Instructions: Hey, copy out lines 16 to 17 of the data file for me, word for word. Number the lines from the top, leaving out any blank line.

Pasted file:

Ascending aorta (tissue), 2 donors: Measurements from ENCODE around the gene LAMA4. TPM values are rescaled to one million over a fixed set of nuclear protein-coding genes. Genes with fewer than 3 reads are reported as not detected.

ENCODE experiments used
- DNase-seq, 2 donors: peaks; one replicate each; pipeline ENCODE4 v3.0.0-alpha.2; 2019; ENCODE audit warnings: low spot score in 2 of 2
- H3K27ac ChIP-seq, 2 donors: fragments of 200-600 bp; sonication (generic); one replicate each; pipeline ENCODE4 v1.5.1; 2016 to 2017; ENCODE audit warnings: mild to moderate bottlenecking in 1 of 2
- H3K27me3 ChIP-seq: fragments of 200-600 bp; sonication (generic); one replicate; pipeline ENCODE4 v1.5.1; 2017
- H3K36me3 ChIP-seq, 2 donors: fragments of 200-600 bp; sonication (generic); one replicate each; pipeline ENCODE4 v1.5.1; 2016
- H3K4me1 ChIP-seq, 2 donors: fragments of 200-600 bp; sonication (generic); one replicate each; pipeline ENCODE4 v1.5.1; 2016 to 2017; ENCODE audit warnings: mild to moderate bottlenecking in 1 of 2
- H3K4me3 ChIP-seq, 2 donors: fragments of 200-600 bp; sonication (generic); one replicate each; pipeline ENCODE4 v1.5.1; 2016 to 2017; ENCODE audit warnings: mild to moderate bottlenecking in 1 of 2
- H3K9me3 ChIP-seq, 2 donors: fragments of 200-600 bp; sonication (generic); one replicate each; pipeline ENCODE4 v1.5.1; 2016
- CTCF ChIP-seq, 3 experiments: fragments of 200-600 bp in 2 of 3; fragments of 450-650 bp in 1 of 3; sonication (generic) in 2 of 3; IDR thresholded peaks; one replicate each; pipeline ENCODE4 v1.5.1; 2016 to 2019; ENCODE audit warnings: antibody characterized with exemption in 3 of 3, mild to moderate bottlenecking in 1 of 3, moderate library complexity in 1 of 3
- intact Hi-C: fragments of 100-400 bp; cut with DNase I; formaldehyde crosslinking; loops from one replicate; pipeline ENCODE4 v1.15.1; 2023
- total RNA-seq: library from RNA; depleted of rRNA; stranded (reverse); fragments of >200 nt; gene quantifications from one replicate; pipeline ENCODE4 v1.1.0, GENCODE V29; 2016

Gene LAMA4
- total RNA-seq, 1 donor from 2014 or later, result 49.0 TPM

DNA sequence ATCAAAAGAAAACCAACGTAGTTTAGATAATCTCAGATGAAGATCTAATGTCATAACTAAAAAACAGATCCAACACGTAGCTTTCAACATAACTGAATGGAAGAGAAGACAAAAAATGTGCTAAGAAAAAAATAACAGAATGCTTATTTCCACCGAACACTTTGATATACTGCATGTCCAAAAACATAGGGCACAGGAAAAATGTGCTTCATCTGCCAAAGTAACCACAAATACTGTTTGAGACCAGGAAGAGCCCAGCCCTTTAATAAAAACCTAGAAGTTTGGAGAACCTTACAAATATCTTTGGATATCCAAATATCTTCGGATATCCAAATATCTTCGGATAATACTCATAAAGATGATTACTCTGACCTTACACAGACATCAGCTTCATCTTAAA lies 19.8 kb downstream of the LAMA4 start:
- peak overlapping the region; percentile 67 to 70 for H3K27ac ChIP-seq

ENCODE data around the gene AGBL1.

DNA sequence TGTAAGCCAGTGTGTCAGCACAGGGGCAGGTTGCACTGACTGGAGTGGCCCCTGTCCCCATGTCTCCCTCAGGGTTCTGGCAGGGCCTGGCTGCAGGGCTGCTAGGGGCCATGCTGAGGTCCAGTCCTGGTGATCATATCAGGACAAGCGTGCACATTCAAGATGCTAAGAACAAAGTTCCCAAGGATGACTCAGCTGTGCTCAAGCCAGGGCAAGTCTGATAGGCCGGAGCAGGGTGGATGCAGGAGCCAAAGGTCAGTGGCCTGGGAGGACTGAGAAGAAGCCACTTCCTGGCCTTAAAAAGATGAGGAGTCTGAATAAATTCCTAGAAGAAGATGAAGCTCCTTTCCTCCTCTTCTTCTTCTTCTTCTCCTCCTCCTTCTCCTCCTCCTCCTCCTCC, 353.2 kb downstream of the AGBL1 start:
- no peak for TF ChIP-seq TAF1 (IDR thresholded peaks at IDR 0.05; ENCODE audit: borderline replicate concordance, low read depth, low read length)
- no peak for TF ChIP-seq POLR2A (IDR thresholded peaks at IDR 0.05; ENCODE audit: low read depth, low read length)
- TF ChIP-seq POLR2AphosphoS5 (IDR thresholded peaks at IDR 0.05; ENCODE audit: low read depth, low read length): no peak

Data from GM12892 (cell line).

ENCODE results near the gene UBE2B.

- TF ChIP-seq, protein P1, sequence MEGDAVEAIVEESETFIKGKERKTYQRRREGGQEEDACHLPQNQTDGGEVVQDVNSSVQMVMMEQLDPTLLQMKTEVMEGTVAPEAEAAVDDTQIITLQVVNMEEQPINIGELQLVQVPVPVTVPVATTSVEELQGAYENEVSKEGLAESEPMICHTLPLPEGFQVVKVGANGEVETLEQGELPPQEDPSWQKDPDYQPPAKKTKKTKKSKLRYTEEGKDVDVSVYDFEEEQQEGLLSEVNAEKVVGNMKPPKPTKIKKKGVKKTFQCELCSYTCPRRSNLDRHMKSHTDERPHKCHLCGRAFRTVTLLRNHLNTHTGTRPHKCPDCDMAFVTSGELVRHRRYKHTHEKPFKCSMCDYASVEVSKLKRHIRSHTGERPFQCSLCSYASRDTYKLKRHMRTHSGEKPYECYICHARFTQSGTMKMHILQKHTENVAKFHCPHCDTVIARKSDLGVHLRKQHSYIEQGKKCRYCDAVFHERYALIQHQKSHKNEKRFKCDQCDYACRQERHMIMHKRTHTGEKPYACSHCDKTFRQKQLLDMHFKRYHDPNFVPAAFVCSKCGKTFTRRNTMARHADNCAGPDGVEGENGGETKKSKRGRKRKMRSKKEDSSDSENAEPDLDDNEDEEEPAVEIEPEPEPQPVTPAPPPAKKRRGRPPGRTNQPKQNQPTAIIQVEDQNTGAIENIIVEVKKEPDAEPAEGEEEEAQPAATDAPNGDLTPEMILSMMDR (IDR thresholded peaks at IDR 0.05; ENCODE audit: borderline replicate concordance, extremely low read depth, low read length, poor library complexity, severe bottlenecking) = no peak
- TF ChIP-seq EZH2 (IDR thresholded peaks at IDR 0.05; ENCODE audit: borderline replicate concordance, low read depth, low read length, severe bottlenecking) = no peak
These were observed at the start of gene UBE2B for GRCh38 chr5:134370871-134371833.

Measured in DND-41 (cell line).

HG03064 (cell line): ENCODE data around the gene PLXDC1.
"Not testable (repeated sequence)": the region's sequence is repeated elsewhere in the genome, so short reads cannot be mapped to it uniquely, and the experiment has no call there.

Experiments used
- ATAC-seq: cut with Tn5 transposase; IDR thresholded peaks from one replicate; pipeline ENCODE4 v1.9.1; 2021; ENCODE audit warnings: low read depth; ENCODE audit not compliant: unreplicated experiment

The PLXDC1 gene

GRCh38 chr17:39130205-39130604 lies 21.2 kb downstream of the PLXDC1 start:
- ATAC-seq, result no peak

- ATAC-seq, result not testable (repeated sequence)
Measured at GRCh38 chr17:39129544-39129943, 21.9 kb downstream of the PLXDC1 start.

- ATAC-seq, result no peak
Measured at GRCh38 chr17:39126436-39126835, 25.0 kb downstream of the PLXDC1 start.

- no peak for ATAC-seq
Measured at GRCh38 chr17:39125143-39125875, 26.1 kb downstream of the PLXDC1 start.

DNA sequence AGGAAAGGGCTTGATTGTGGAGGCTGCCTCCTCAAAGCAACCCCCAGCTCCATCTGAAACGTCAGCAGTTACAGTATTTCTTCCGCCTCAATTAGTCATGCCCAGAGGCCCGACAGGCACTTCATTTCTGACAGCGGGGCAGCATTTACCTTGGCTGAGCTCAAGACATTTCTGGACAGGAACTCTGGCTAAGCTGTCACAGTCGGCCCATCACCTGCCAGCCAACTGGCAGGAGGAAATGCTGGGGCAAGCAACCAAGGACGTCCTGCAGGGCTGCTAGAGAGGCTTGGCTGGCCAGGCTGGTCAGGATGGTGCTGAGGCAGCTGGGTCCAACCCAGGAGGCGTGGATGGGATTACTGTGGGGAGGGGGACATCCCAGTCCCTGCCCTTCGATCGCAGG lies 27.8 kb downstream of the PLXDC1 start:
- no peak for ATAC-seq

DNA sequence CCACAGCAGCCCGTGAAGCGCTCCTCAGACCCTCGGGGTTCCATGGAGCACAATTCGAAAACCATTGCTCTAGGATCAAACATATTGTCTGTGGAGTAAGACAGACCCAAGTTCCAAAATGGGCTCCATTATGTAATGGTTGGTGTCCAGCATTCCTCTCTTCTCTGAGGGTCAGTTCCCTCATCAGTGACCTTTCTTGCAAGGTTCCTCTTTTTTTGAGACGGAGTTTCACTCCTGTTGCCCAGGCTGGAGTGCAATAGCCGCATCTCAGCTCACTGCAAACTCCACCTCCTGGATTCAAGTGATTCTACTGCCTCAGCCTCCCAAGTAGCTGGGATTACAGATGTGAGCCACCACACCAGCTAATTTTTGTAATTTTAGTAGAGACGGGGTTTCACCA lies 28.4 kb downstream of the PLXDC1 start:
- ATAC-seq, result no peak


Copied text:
- peak overlapping the region; percentile 67 to 70 for H3K27ac ChIP-seq

ENCODE data around the gene AGBL1.